31. The surface material of claim 30 wherein the soil comprises one or more of the group consisting of sand, silt, crushed stone, clay and gravel.

32. The surface material of claim 30 that comprises between 5 to 100 lbs. of soil conditioning product per ton of soil.

33. The surface material of claim 30 wherein the soil comprises crushed stone and the crushed stone is decomposed granite.

34. A soil conditioning product including one or more of the group consisting of oil, gel, polymeric binder and wax.

35. A soil conditioning product comprising one or more of soy oil and soy wax.

36. A structure comprised of pebbles, stones and/or bricks and the soil conditioner of claim 1.

37. The structure of claim 36 that is a walkway.

38. The structure of claim 36 that is a driveway.

39. The structure of claim 36 that is a wall.

40. The soil conditioning product of claim 1 that includes a wax, an oil, and a polymeric binder.

41. The soil conditioning product of claim 24 wherein the gel comprises petroleum.

Description:

CROSS REFERENCE TO RELATED APPLICATION

This application is a continuation of U.S. patent application Ser. No. 11/452,107, filed Jun. 12, 2006, which is a continuation-in-part of and claims priority to U.S. patent application Ser. No. 11/007,658, filed Dec. 7, 2004, the disclosures of which are incorporated by reference in their entirety.

DESCRIPTION OF THE INVENTION

1. Field of the Invention

The invention relates to products that can be used to condition soil, surface materials comprising the products and soil, and processes for making the surface materials. Soil conditioning products according to the invention preferably include (a) a carrier and one or more of an oil, a polymeric binder, a gel and a wax, or (b) one or more of an oil, a polymeric binder, a gel and a wax. Surface materials according to the invention include a soil combined with a soil conditioning product according to the invention.

2. Background of the Invention

As used herein and throughout, the terms in quotations below are defined as follows:

    • a. The term “sand” refers to any granular material formed by the disintegration of rocks to form particles smaller than gravel but coarser than silt. Sand may or may not include organic matter.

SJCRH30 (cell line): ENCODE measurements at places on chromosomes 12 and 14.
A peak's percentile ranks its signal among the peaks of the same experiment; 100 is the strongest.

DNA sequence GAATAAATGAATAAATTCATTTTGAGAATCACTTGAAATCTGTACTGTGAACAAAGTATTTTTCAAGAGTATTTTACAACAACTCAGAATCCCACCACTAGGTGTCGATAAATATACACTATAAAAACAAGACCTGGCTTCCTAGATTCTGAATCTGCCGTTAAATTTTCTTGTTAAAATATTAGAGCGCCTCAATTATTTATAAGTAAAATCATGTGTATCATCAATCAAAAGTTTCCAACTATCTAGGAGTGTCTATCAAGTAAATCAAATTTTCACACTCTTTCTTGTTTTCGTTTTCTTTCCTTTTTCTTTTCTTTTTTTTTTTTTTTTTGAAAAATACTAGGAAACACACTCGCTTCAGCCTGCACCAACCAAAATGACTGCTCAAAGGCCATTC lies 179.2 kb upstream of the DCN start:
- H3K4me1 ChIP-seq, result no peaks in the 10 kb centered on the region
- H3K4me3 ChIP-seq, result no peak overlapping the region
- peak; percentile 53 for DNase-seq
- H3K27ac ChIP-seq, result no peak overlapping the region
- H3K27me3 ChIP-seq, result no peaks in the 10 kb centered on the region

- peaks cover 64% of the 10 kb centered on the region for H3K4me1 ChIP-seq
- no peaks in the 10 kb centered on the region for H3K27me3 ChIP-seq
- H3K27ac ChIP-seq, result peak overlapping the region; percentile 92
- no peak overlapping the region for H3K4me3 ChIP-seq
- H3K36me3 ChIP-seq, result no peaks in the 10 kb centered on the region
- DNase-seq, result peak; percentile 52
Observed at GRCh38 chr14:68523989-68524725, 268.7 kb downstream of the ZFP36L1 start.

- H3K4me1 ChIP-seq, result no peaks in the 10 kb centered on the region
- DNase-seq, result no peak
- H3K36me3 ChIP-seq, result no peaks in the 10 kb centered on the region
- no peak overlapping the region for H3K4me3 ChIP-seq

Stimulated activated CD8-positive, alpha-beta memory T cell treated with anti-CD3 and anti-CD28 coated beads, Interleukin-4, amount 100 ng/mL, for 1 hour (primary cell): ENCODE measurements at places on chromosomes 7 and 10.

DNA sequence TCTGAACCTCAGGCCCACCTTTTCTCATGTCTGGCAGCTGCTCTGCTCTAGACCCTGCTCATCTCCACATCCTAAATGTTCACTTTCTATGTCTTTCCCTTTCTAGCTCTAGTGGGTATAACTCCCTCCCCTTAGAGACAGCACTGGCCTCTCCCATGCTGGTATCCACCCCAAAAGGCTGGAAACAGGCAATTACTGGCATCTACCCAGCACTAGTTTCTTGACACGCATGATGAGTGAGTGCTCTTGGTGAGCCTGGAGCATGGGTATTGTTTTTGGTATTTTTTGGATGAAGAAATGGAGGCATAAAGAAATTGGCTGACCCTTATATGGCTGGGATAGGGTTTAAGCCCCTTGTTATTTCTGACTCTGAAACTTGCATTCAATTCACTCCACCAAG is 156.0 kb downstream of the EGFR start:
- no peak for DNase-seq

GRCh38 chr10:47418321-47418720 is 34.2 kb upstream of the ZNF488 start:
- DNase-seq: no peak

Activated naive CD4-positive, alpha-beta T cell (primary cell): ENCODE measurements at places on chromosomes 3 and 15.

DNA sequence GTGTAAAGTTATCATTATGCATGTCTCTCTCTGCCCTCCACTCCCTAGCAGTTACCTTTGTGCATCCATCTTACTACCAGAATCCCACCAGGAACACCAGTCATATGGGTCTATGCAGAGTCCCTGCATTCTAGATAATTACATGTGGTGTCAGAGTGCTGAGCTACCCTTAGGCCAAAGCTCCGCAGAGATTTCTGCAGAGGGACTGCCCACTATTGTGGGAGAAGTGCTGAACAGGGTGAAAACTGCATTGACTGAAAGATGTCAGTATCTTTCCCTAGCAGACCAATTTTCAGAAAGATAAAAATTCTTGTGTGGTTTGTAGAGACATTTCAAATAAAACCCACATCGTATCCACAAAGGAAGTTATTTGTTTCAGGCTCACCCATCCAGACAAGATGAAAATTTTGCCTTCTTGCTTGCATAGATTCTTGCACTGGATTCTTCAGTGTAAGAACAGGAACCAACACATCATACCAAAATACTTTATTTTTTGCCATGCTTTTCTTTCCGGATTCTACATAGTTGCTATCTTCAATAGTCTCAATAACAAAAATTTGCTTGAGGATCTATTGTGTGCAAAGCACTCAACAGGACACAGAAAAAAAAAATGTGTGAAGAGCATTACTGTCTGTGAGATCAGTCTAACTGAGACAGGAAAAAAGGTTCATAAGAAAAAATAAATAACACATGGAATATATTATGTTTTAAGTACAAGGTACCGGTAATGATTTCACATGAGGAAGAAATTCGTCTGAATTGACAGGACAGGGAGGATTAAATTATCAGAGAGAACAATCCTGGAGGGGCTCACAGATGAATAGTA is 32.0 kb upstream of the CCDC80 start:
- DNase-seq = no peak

• b. The term “silt” refers to any unconsolidated sedimentary material with rock particles usually 1/20 millimeter or less in diameter, and being generally smaller than sand but coarser than clay. Silt may or may not include organic matter.
    • c. The term “clay” refers to any (1) inorganic earth surface material that is plastic when moist but hard when fired and that is comprised primarily of hydrous aluminum silicates and/or other minerals, or (2) substance having the properties of clay. Clay includes dry or wet materials and may or may not include organic matter.
    • d. The term “organic binder” refers to any carrier that consists primarily of organic matter and that tends to bind soil particles together when mixed with soil, wetted and subsequently dried. Organic binders include dried and ground plantago.
    • e. The term “carrier” refers to any material that is granular (or particulate) at room temperature and that, when mixed with one or more of a particular oil, polymeric binder, gel and/or wax forms a soil conditioning product that may be mixed with soil as a granular material rather than as a liquid. The carrier is preferably an organic binder such as dried and ground plantago.
    • f. The term “fibers” refers to any fibers, ribbons or strips of material used to add mechanical strength to soil.
    • g. The term “soil conditioning product” or “soil conditioner” means any mixture of (a) carrier and one or more of: oil, polymeric binder, gel and wax, wherein the soil conditioner is a granular material at least at temperatures between about 60° F.-90° F., and more preferably at temperatures between about 40° F.-100° F., or even a greater range, and that can bind together soil particles, or (b) one or more of: an oil, a polymeric binder, a gel and a wax.
    • h. The term “surface material” means any mixture of soil and a soil conditioning product according to the invention.